What about restructuring agriculture markets, related infrastructure and other changes to insure against price risks, output fluctuations?
A common e-market platform, e-NAM, was set up in 2015 to integrate 585 wholesale markets across India markets and so overcome barriers, increase selling options, improve price discovery and give higher returns to farmers, lower transaction costs, and stabilise supplies over crop cycles in the medium term. Value chains in major agri-commodities would emerge as result, it was claimed, as would storage and transport facilities. About 470 mandis and market committees have connected so far, while the recent Budget proposes to link 22,000 rural markets directly. Other reform initiatives were assured irrigation (Pradhan Mantri Krishi Sinchai Yojana), soil health management (soil health cards), news dissemination (dedicated Kisan Channel), organic farming (Paramparagat Krishi Vikas Yojana), conservation/development of indigenous cattle breeds (Rashtriya Gokul Mission), boost investment in food processing (Krishi Sampada Yojana), steady increases in institutional credit volumes, and so on. More have come in Budget 2018-19 as well.
But the measures of the last four years have not made any tangible impact on the ground. The dependency upon MSPs has risen in the period and at the fag end, there is a swing towards wider coverage of cost-based MSP policies!
Above all, the sharp recourse to MSPs is an adverse signal about marketing reform prospects in agriculture, where a majority government was expected to be more effective than a coalition. Two, it implies continuation of periodic agrarian crises, whether driven by MSP policies causing surpluses and deficits or by inclement weather. It is apparent from history and experience, as recently as in pulses, that higher MSPs don’t necessarily fetch better value to the farmer, nor prevent distressing surpluses and price crashes. But ample storage, warehousing facilities and farm-to-retail supply chains do. But that is not for Indian farmers. Three, the distortions inflicted by MSP-based policies will further magnify, affecting not just prices, but cropping patterns, deteriorations in soil quality, water tables, and so on. There are other spillovers too, the most serious being deterring fresh, private investments in the sector—investors are attracted by freeing markets, not by restricting free play. Why would price guarantees not impact incentives for direct selling through e-NAM and local market development for example?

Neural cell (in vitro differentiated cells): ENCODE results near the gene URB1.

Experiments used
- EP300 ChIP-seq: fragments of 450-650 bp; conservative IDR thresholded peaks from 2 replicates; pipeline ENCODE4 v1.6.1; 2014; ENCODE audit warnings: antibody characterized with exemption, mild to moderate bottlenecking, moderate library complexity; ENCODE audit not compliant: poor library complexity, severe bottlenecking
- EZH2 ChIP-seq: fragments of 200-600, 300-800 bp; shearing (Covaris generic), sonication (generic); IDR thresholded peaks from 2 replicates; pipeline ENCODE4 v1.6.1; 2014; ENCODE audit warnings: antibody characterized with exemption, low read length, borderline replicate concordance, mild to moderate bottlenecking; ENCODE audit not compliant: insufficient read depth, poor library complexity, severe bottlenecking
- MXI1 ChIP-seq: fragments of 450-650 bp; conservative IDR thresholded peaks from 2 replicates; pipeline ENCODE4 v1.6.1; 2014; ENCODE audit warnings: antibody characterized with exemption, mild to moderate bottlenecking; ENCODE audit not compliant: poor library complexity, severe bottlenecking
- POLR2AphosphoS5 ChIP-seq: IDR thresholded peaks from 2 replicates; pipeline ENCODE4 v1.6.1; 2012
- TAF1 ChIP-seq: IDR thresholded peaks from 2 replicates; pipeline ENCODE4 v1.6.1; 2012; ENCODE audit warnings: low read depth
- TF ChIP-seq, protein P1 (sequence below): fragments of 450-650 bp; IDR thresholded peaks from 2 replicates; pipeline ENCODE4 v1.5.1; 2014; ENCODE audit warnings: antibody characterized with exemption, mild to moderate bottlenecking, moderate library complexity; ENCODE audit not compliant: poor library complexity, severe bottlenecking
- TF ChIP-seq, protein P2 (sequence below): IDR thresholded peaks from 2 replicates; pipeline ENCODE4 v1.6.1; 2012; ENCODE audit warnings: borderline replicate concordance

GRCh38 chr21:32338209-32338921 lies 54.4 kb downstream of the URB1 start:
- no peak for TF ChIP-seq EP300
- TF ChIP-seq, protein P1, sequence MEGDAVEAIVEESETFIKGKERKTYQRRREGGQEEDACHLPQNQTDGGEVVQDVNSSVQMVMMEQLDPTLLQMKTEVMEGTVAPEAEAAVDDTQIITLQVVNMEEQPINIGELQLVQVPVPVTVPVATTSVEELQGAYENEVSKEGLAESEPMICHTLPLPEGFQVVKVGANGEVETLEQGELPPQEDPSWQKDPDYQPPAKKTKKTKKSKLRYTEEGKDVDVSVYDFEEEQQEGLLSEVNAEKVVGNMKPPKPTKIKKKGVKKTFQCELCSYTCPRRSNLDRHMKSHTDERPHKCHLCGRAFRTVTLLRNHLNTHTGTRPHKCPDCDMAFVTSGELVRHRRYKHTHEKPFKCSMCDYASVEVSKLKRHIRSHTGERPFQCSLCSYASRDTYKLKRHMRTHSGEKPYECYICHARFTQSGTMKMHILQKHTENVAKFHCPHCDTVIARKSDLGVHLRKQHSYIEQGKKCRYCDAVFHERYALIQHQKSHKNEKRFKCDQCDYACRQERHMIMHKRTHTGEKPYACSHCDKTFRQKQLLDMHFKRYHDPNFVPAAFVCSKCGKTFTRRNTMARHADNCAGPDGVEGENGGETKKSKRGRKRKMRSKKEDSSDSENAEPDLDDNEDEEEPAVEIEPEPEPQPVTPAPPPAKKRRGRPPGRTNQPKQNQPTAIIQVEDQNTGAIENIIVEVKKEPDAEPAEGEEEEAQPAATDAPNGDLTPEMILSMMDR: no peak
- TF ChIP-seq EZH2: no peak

Ashok Gulati points out that cost-plus pricing of MSPs of any hue is risky in that it entirely ignores the demand side, ie demand-supply, domestic and international price trends, terms of trade, inter-crop price parity, etc. And both Gulati and Sunil Jain have pointed out how markets can be manipulated by traders under price-deficiency payments in Madhya Pradesh.
Four, at the macro-level, the perpetuation of and in fact, a deeper penetration of MSP structure will adversely affect trade and inflation. Restrictive trade policies, a complementary tool in such regime, cannot but thwart farm exports that at their peak were almost 14% of the total in 2013-14. Inflation, whose persistence is attributed to food prices linked to cost-based MSPs, and which determine inflation expectations of households, will remain subject to same old pulls and pressures. If credibility of inflation control under the new monetary policy framework was structured around breaking the costs-wage price spiral, then extended MSP-programmes pegged to the cost base are designed to do the exact opposite—impart persistence instead!
To finish, China started its economic development by agriculture reforms, moved on to manufacturing and now, its services sector. India, once again, is an outlier—it started with services, then manufacturing, but is still vacillating where agriculture is concerned.